Beware of the B-1 Visa When Bringing Employees from Abroad
Mem Fox, a well-known and beloved 70-year old Australian children’s book
author, was harshly interrogated by Customs and Border Patrol (“CBP”) agents at
Los Angeles International Airport several weeks ago as she attempted to enter
the U.S. to deliver the opening keynote at a literacy conference.
Several weeks earlier, Henry Rousso — a French history professor who is
one of the world’s foremost experts on the Holocaust — received similar
treatment when he was detained for 10 hours at George Bush Intercontinental Airport
in Houston. Professor Rousso was on his way to Texas A&M University to give
Neither Ms. Fox nor Dr. Rousso was required to have a visa to enter the U.S.,
since they were coming from Visa Waiver countries.
They were no different from any other person who might be entering the U.S. with
a B-1 visa, the visa typically given to business visitors. The reason Ms. Fox
and Dr. Rousso are in trouble is that both admitted they were being paid an
“honorarium” for their lectures. While B-1 holders are not supposed to be
paid a salary from a U.S. source, there is an established exception for
honoraria paid by universities, non-profits, or government-research
organizations — an exception the CBP agents they dealt with were clearly
The first rule for anyone coming to the U.S. on a B-1 visa is that you
cannot get paid for your work in the U.S., except to the extent that you are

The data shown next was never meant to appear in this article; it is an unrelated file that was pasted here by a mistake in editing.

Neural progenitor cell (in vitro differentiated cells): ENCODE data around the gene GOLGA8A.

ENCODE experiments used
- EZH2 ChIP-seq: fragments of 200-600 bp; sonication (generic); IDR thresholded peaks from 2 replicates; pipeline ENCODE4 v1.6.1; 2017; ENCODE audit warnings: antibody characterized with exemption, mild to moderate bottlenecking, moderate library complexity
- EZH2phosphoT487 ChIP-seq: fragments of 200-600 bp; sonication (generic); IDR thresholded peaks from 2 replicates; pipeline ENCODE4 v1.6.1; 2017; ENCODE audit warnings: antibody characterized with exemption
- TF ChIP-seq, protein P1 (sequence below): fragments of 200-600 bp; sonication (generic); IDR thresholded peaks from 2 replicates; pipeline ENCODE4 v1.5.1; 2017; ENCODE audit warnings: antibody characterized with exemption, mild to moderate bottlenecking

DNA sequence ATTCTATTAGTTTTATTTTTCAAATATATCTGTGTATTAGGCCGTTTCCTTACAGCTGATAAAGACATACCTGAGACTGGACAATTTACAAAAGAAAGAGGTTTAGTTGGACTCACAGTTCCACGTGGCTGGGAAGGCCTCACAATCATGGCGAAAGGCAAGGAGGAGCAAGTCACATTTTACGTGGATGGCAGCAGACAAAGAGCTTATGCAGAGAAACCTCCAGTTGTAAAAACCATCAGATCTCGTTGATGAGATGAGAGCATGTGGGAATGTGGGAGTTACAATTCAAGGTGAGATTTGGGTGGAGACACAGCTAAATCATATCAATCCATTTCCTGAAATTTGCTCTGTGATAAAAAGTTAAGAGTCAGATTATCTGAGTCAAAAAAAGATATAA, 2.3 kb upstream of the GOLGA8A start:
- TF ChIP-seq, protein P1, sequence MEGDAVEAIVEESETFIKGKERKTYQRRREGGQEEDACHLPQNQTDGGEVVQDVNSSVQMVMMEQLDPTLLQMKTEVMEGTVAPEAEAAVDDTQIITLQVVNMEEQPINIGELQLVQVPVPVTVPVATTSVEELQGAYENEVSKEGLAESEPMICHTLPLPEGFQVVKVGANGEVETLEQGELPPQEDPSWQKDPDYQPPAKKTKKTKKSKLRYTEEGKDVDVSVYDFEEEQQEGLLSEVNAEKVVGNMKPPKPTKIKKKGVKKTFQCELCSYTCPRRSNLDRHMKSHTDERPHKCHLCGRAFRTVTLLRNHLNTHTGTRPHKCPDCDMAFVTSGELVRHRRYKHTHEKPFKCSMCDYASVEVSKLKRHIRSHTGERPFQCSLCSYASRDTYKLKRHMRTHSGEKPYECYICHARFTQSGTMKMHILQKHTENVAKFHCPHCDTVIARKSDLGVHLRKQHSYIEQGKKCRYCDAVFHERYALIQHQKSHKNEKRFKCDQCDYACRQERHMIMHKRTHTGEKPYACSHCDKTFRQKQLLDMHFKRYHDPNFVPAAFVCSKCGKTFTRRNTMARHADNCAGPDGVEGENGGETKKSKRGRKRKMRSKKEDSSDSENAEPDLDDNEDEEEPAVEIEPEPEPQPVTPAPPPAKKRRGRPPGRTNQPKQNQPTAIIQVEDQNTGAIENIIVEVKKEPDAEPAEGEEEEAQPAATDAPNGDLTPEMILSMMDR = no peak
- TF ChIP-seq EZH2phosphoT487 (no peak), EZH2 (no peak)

being paid a salary in your home country and traveling to the U.S. for a
business meeting is part of your job in your home country. You cannot receive
any payment in the U.S., unless you are getting paid an honorarium, in which case
you may want to have a copy of the United States Citizenship and Immigration
Services’ (“USCIS”) guidance on the issue, lest you encounter an uninformed CBP
The B-1 holder also needs to understand that there are limits on what
type of work they can do while in the U.S. While it is acceptable for non-U.S.-based managers to come to the U.S.
to discuss company-wide policies or to coordinate projects between the U.S. and
a non-U.S.-based affiliate, as a general rule, the B-1 holder should not engage
in any work — much less get paid for that work — if that work is being
controlled or supervised by the U.S. entity. For example, while an engineer
from a non-U.S.-based affiliate might come to the U.S. for a planning meeting
that deals with worldwide goals, he probably should not be brought in to help
design or build a section of a refinery in the U.S., except to the extent that
it might involve training U.S. employees on equipment that was manufactured or
designed by the engineer while working for the non-U.S.-based affiliate.
Bear in mind that CBP does have records showing each time a particular
B-1 holder has entered the country. (According to WikiLeaks, they may know more
than that). The non-U.S.-based employee who, over the last year, has only made
two or three visits lasting only several days is far less likely to be challenged
or detained than the frequent traveler who makes a one-week trip every month.
Finally — and this is something that I have only recently started
telling clients — if you have non-U.S.-based employees visiting the U.S., make
sure that they are prepared for the worst. While most CBP agents are
professionals, there are a few, as Ms. Fox and Dr. Rousso discovered, that
believe that they can act like schoolyard bullies. Employees
should also be cognizant of what they should say — or not say — if CBP challenges
their right to enter the country.